Chiquita Brands International

By Moses, Lucia | Editor & Publisher, August 7, 1999 | Go to article overview

Chiquita Brands International


Moses, Lucia, Editor & Publisher


For almost a century, the Paxton family business was just a one-newspaper operation, The Paducah (Ky.) Sun, a regional paper serving western Kentucky and southern Illinois.

That changed in 1989, when the family dipped its toe into the acquisition waters and started what would be a steady stream of deal-making. Today, Paducah Newspapers Inc., since renamed Paxton Media Group, owns 26 dailies in the South and Midwest with a total circulation of 260,000 and it definitely aspires to more.

Owen Van Essen, whose firm, Santa Fe, N.M.-based newspaper brokerage Dirks, Van Essen & Associates, has sold Paxton several papers, says Paxton is quickly and quietly making a name for itself.

"Anybody who actively follows the mergers and acquisitions of newspaper companies will know of Paxton," Van Essen says. "Ten years ago, that might not have been true. I think they're very well-respected out there."

The Paxton father-and-sons expansion team still centers around 66-year-old Fred Paxton, third-generation steward of this privately held company.

What stirred the Paxtons' business from a one-horse operation into one with a corral full of publications?

Jim Paxton, editor of the Sun and Fred's oldest son, says questions about the future of a local uranium-enrichment plant back in the late '80s, the bedrock of Paducah's economy, prompted him and his father to start talking about diversifying their assets. "We thought it made a lot more sense to have a number of papers in a number of states," he says.

Fred Paxton had another motive. The patriarch wanted to bring his kids, who were chasing success in other fields, back to the family business that his grandfather, W.F. Paxton, founded 103 years ago.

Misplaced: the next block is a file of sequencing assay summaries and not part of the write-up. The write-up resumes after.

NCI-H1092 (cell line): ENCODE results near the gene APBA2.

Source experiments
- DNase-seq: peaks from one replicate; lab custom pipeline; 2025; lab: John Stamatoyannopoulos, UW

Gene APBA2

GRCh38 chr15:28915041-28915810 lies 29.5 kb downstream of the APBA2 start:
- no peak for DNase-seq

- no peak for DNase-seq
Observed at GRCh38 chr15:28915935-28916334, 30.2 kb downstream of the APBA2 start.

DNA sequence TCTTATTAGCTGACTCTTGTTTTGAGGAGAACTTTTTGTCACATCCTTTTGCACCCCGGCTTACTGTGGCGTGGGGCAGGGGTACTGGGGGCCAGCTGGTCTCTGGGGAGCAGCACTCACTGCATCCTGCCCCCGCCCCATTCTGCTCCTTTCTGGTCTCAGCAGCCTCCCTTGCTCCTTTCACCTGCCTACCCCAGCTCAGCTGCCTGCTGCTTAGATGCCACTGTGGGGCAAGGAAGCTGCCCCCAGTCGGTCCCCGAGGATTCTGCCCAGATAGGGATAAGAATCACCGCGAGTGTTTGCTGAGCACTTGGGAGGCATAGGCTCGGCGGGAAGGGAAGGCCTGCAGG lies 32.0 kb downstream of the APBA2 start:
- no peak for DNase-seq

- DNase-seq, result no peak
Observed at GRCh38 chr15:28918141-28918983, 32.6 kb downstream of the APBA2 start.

"It was my hope that at least one of my children was going to come back to run the company, and, one by one, the three boys came back," Paxton says. "With the growth we've having, it looks like there's room for all three of them." A fourth child, Nancy, lives in California.

In an economy that favors consolidation and where family-run businesses rarely make it past the second generation, the Paxton group is bucking the trend.

Starting small, the Paxtons bought The Paragould Daily Press, a family- owned, 6,000-daily-circulation paper in northeastern Arkansas, in 1989. Over the next eight years, Paxton concentrated on the South, using bank financing to collect a dozen more rural and suburban dailies. In 1998, the company branched out to the Midwest with the purchase of Nixon Newspapers' nine dailies, seven of which are in Indiana.

The company has ballooned from 200 employees and less than $10 million in annual revenues a decade ago to 1,800 people and annual revenues of more than $100 million today. Its dailies range in size from the Iroquois County's Times-Republic, circulation 2,900, in Watseka, Ill., to The Paducah Sun, circulation 29,500. The group also owns 21 weeklies and NBC affiliate WPSD-TV in Paducah, the nation's 76th biggest TV market.

Like its bigger counterparts, such as Thomson Newspapers, Ralph Martin's Community Newspaper Holdings Inc. and William Dean Singleton's MediaNews Group, Paxton Media Group has found efficiencies in clustering, or buying newspapers in proximity to each other. Its papers use identical software and accounting methods, and Paxton has group publishers in states where the company has a number of papers.

But, otherwise, the Paxtons preach local autonomy. Bill Horner III, publisher at The Sanford (N.C.) Herald, which Paxton bought in 1998, says his new owner is a budget-driven company that demanded more accountability than the Herald's staff was used to, and, thus, a lot of turnover followed the sale. But, he says, there's no question that good newspapering is Paxton Rule No. 1. "They want the local publisher to call the shots," Horner says.

As the new kids on the block, the Paxtons' anonymity proved difficult, and they sometimes left the table empty-handed. …

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